I’ve been wondering when Amazon would attempt to integrate gaming into its Kindle ebook devices. Although there were a couple of attempts to make Sudoku for Kindle, it didn’t really work. It’s taken a couple of years and hardware upgrades, but we’re finally seeing the first generation of real Kindle games.
Well, no one’s going to mistake them for iPhone apps. Between the black-and-white graphics and the lack of touchscreen input, this is a fairly stripped down gaming experience. But that’s not really the point.
When the newspapers die, however, they will take a couple of key cultural items with them. No, I’m not talking about the news. In the age of the internet, that’s everywhere. I’m talking about meaningful cultural touchstones: the daily comic strip and the puzzle page. Although comic art is one of my passions, we’re not here to discuss that.
This is where Kindle and other e-readers come in. If mainstream news has any hope of surviving, it has to adapt not merely to the internet, but to all forms of e-readers and mobile devices. Those devices will need to offer the complete package: news, editorial, local information, ads, printable coupons, comic strips, and interactive puzzles.
In the meantime, we’re starting to get a sense of what these games will look as Amazon starts to get serious about games, starting with two freebies: Shuffled Row and Every Word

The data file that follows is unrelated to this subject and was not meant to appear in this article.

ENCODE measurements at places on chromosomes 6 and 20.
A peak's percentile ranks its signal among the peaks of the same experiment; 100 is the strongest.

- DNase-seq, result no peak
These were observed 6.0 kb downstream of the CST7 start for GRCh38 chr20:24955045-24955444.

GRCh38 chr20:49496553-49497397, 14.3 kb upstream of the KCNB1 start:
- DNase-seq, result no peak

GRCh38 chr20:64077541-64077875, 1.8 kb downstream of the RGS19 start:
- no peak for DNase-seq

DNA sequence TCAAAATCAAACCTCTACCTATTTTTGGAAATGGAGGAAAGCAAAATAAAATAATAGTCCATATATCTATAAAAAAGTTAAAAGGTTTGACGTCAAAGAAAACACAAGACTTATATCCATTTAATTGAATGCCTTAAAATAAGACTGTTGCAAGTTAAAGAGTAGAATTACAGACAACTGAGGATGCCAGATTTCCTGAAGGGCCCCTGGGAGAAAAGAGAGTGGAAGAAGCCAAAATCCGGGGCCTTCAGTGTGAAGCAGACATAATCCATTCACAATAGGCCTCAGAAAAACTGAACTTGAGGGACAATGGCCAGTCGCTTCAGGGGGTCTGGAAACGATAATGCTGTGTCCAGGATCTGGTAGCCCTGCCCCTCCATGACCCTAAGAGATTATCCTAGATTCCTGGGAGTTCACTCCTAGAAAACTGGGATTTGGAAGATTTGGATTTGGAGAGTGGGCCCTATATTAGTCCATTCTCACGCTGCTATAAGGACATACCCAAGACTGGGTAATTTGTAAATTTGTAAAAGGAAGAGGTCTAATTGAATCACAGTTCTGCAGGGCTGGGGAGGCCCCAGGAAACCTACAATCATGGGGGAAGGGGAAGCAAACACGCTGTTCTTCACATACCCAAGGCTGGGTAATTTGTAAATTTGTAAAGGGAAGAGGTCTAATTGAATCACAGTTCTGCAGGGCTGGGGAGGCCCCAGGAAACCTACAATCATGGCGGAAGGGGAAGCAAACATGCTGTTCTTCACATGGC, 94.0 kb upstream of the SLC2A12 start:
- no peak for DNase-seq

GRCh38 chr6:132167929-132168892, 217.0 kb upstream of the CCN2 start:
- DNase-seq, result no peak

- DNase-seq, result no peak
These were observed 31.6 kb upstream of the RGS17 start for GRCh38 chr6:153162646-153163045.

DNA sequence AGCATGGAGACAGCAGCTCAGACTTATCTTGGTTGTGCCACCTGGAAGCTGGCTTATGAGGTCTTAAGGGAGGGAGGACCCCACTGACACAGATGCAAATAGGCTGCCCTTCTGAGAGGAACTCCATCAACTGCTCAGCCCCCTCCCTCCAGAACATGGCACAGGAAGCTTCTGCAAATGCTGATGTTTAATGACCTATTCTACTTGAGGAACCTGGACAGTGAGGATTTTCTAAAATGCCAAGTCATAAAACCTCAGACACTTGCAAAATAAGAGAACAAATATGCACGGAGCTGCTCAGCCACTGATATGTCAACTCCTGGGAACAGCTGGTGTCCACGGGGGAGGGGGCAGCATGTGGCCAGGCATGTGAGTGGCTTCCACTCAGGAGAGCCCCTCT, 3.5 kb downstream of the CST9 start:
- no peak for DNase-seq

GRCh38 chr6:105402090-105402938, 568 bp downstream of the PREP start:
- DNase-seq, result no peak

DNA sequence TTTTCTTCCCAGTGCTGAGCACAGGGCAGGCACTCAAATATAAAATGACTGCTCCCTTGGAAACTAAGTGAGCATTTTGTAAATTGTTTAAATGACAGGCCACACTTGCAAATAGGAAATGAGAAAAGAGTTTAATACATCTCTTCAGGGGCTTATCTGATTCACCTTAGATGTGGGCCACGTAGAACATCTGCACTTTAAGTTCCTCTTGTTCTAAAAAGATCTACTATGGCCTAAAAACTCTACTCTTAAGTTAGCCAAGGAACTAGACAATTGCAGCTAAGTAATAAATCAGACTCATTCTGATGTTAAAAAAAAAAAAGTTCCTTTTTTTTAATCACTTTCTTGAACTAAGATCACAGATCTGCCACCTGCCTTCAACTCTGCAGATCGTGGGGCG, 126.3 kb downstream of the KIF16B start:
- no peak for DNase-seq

Both are word games that make the most of the Kindle keyboard and interface. Interestingly, both are also reminiscent of Scrabble Flash.
Every Word has a similar setup. There are 6 letter tiles in a row, and a number of blank spaces beneath. The blank spaces indicate just how many words can be made from hese letters, and your goal is to find them all. Longer words score more points. There is both a “Relaxed” mode which allows you all the time you need to solve the puzzle, and a “Timed” mode, which doesn’t.
These are decent games that play to the Kindle’s strengths. They don’t require a lot of in-game navigation, which would be hard to do with the Kindle controls. Instead, they simply use the keyboard for word input. They’re not going to replace anyone’s existing word games, but they provide an easy diversion that people can carry along with their e-reader.
Later this week, I’ll take a look at Scrabble for Kindle after I spend some quality time with it. (I take my Scrabble seriously.)